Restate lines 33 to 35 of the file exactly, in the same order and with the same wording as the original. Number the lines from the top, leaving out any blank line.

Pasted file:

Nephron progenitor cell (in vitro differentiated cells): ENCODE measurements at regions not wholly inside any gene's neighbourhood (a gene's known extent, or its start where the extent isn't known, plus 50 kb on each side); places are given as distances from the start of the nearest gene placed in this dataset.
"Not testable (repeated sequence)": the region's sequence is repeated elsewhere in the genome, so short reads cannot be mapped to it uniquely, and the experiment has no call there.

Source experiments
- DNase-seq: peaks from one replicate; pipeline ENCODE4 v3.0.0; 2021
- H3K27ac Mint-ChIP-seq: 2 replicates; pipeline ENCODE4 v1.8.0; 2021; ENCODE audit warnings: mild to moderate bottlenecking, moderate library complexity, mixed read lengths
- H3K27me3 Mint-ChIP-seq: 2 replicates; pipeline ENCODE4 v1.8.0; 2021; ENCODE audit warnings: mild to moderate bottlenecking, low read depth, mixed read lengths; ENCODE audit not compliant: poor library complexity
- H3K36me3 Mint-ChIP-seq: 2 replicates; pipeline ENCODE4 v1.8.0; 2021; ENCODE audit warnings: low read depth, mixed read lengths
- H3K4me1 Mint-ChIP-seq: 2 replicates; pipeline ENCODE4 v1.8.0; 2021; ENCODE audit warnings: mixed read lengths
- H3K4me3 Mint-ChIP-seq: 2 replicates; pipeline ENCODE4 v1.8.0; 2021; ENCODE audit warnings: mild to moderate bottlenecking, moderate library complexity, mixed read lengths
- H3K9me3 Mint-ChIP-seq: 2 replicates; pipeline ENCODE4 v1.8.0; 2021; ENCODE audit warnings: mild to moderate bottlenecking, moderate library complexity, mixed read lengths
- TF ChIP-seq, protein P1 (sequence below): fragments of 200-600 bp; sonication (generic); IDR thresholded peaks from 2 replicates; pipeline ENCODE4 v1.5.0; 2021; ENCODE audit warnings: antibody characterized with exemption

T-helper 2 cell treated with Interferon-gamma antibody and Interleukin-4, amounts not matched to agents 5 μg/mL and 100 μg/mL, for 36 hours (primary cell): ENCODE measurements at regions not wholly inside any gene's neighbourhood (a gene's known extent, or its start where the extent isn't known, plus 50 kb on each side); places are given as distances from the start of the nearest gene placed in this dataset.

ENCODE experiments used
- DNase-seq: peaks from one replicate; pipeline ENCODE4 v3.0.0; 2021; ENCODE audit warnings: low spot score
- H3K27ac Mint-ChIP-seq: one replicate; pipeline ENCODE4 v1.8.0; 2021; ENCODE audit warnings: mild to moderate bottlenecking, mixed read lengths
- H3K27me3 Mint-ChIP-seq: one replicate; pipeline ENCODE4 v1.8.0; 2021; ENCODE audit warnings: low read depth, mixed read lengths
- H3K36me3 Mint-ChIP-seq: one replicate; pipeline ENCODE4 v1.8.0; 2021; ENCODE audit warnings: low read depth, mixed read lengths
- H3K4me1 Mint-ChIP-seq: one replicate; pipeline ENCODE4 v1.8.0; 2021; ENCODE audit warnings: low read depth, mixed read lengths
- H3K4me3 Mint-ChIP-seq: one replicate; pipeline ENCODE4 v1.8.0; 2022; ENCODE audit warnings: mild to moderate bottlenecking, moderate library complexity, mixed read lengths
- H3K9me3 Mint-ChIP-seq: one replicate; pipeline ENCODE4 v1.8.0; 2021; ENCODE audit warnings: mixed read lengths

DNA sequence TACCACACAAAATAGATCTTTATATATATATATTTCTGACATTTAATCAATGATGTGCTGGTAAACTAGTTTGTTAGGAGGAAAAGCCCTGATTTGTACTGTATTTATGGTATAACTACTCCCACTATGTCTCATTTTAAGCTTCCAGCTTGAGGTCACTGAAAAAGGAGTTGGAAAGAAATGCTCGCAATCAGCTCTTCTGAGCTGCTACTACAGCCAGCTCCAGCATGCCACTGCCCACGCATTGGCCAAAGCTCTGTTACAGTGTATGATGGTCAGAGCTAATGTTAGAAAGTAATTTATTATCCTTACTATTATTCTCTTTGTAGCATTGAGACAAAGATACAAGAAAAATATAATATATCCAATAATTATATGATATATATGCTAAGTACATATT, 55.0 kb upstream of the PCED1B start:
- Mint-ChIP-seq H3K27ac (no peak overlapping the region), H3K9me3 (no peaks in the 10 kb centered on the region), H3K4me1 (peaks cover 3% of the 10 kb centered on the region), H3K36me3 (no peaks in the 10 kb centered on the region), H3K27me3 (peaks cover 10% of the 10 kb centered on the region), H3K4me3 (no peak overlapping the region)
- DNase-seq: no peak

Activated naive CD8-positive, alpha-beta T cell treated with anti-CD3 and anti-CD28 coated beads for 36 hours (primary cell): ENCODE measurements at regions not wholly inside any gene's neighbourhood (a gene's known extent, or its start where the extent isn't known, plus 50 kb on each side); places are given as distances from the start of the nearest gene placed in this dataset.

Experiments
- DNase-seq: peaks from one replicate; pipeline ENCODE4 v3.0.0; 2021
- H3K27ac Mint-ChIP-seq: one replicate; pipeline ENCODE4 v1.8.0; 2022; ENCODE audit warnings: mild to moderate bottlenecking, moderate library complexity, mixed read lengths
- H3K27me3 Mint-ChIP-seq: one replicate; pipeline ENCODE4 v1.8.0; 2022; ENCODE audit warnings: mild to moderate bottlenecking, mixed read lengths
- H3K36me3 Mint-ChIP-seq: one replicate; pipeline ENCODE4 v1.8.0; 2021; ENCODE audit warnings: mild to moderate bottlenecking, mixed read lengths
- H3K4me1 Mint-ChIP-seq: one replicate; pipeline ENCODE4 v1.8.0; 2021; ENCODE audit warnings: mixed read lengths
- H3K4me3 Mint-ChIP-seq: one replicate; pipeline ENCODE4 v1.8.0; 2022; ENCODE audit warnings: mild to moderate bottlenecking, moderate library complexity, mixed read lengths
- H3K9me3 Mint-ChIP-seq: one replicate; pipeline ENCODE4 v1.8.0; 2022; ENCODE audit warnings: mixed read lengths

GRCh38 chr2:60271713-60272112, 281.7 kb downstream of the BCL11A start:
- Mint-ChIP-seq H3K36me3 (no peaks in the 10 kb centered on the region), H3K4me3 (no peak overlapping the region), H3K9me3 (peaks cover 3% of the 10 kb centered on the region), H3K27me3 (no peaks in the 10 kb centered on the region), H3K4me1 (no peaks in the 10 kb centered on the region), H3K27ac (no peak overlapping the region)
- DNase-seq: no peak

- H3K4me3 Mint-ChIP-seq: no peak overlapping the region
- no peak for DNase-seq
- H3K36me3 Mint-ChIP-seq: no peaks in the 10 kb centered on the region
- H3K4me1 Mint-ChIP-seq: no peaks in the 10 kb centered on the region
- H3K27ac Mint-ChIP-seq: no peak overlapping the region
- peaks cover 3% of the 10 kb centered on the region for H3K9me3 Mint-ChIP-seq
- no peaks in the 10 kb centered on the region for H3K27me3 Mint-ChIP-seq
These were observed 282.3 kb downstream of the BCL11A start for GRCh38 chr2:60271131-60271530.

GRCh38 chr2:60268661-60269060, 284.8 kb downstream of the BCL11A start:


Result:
GRCh38 chr2:60271713-60272112, 281.7 kb downstream of the BCL11A start:
- Mint-ChIP-seq H3K36me3 (no peaks in the 10 kb centered on the region), H3K4me3 (no peak overlapping the region), H3K9me3 (peaks cover 3% of the 10 kb centered on the region), H3K27me3 (no peaks in the 10 kb centered on the region), H3K4me1 (no peaks in the 10 kb centered on the region), H3K27ac (no peak overlapping the region)
- DNase-seq: no peak